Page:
I hope i didn't sound mean or discourage you...goodluck
18th Mar 2002, 05:55 PM
Its great to be able to see a dream become real, but i think you should get some ability first. Also you should read the thread on How much people are spending on weekly horse upkeep, I was somewhat gobsmacked when I saw how much some people pay It certainly put a different light on the cost of my private lessons
29th Mar 2002, 07:49 PM
For £2000 you could get something really nice. But I'd really spend at least £1000 learning the basics so the £1000 I spend on a horse would be well spent and not wasted due to being scared witless by an animal about which you know little.
What you want to do is dangerous, I wouldn't try to fly a plane from a book, leg aids are not the first thing you should know about.
PLEASE get on a bus and find somewhere you can help out by mucking out, cleaning tack in exchange for lessons.
I have seen the mysery of both horse and humans caused by little knowledge. Horses are not that easy, if they even think they can get the better of you they will, it's natural to them, they will try to be leader...this is your job and unless you know how to be a good leader you will end up at the bottom of the heap with the horse ruling you with tooth and hoof.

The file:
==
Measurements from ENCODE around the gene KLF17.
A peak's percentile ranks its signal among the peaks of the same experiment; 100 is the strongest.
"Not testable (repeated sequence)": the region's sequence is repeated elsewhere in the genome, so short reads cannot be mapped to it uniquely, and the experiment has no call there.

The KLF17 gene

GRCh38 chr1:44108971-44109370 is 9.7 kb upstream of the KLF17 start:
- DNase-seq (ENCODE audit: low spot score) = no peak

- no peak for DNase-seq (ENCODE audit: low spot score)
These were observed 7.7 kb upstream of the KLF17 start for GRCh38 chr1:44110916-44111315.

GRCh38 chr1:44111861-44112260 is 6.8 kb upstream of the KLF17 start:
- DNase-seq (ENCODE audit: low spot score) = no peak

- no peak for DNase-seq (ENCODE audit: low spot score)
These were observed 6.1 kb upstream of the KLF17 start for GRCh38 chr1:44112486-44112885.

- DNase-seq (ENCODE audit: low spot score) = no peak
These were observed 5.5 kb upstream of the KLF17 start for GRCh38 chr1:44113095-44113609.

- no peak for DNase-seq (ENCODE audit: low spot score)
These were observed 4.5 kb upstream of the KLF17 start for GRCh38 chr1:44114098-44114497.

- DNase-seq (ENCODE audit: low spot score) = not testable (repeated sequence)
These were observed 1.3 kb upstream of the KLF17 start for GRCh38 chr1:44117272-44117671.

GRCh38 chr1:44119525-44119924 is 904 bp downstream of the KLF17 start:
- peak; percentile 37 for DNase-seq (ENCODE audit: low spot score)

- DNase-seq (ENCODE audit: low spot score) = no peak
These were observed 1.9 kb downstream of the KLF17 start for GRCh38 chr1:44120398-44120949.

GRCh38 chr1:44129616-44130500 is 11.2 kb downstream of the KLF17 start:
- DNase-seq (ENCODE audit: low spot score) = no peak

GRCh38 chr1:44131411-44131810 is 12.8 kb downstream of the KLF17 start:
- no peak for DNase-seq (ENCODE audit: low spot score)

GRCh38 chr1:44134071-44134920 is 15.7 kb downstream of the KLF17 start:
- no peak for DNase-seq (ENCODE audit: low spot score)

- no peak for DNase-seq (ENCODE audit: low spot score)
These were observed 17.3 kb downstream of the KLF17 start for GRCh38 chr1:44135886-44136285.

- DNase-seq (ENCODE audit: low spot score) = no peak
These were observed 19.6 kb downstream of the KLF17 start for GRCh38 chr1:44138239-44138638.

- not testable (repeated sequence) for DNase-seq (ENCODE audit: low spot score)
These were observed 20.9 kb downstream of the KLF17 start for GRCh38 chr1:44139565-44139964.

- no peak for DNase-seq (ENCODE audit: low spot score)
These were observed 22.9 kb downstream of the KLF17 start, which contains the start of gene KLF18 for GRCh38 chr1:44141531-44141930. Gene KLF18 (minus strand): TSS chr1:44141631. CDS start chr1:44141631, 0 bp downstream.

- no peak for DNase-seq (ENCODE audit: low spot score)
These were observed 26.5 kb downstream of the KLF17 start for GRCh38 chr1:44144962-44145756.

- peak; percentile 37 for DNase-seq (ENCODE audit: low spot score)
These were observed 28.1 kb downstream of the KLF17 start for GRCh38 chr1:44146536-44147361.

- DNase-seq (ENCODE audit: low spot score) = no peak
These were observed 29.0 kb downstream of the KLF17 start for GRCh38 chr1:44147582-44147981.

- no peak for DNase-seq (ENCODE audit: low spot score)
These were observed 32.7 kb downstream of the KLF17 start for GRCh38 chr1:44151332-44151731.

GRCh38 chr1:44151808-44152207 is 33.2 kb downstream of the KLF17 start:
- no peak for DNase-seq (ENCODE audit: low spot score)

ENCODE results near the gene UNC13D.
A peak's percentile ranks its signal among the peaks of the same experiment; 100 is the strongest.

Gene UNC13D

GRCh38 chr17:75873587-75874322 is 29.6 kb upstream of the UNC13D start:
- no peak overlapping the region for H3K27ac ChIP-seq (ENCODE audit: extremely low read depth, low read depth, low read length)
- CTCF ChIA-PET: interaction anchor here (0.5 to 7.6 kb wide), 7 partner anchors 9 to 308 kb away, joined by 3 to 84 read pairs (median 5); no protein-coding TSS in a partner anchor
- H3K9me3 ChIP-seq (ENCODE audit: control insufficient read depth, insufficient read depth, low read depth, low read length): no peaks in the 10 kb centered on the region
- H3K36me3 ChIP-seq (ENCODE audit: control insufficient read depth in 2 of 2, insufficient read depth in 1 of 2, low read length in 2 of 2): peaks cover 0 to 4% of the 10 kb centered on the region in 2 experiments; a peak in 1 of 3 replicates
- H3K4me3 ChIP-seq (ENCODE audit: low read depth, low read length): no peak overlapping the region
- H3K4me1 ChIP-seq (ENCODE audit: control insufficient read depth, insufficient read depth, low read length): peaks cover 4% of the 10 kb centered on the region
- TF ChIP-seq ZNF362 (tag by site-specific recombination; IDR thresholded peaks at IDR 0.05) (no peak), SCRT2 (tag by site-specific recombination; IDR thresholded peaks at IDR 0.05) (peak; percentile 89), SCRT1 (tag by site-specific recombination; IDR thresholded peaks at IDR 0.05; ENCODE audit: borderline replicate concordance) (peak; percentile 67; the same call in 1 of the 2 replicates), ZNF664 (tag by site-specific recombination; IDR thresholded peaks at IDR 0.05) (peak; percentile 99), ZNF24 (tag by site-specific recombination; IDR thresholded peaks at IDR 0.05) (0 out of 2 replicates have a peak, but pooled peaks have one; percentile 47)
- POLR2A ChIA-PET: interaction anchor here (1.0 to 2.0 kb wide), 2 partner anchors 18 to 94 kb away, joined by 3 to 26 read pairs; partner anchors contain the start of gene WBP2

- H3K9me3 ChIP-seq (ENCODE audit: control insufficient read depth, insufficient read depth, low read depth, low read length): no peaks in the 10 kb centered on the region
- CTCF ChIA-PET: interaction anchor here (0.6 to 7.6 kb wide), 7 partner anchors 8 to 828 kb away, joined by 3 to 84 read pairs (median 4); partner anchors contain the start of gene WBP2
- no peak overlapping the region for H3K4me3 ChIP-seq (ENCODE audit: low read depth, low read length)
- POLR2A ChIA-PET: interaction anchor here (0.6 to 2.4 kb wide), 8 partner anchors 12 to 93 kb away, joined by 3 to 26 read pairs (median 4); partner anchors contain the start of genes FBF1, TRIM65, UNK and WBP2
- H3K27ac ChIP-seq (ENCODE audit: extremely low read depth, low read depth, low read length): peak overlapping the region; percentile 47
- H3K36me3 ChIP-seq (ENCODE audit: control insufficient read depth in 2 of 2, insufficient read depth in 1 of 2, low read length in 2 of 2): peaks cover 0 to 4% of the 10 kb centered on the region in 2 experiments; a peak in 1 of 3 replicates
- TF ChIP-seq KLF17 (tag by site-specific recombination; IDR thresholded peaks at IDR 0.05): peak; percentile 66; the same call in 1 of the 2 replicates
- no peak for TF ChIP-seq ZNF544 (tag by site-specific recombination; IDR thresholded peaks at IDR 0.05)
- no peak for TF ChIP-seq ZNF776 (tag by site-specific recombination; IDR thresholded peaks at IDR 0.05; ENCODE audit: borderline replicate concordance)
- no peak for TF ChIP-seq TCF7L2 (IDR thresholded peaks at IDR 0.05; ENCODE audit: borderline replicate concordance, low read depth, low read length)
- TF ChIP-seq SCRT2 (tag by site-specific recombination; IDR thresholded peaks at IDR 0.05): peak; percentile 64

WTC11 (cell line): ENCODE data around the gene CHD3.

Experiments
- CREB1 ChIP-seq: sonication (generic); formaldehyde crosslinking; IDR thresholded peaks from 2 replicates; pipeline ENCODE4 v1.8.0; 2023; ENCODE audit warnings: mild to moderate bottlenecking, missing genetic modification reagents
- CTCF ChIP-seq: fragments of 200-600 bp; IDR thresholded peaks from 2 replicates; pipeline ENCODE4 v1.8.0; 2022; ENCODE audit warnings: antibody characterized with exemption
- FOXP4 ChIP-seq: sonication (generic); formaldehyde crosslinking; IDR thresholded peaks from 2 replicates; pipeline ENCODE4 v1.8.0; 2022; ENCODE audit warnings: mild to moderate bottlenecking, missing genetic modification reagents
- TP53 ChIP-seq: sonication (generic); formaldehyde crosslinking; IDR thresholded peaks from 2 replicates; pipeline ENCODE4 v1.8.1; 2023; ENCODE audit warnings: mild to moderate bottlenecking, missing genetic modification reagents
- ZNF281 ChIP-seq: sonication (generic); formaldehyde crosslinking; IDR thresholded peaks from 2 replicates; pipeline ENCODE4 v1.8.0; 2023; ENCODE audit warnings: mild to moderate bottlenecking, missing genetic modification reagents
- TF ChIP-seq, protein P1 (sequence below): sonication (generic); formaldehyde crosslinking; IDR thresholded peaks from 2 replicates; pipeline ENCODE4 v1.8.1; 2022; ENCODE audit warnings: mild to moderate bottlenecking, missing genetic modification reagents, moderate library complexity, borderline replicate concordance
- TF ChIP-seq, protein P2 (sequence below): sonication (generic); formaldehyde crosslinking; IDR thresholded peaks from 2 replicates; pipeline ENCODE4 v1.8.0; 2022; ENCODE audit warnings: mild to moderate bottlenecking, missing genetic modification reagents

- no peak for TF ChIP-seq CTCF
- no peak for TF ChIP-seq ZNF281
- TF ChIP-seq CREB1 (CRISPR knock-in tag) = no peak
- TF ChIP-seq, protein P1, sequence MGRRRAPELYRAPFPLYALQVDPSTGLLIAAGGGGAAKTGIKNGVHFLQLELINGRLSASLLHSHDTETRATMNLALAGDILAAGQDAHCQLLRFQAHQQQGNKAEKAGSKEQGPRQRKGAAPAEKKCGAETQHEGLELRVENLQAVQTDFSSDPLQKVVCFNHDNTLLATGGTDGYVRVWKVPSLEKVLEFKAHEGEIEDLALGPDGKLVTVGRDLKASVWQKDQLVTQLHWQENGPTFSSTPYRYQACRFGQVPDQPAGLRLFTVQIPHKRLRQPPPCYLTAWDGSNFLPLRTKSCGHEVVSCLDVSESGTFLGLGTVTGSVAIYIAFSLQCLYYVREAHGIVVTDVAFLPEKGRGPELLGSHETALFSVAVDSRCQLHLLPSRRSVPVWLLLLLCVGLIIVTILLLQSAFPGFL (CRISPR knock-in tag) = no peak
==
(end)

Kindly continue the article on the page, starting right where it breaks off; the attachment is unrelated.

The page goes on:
PLease get some hands on experience, a year or two and you will have learned enough to own your own and make it a success.
29th Mar 2002, 08:12 PM
I agree with the others. Buying a horse without ever riding before is a high risk. Besides, you'll enjoy it ever so much more when you feel comfortable around horses, and know how to ride! :) I was the same way as you at first. I was thinking that it can't be that hard, and we'll have the most wonderful time in the world! But theres tons of things you have to know how about horsemanship. Its a lot more work then owning a dog, and it involves more time too.
So, please go get some lessons first, and save that heartache of having to sell your horse because you can't handle it!
31st Mar 2002, 02:48 AM
you know, lots of people try riding and don't like it enough to get their own horse, but most fall in love with it.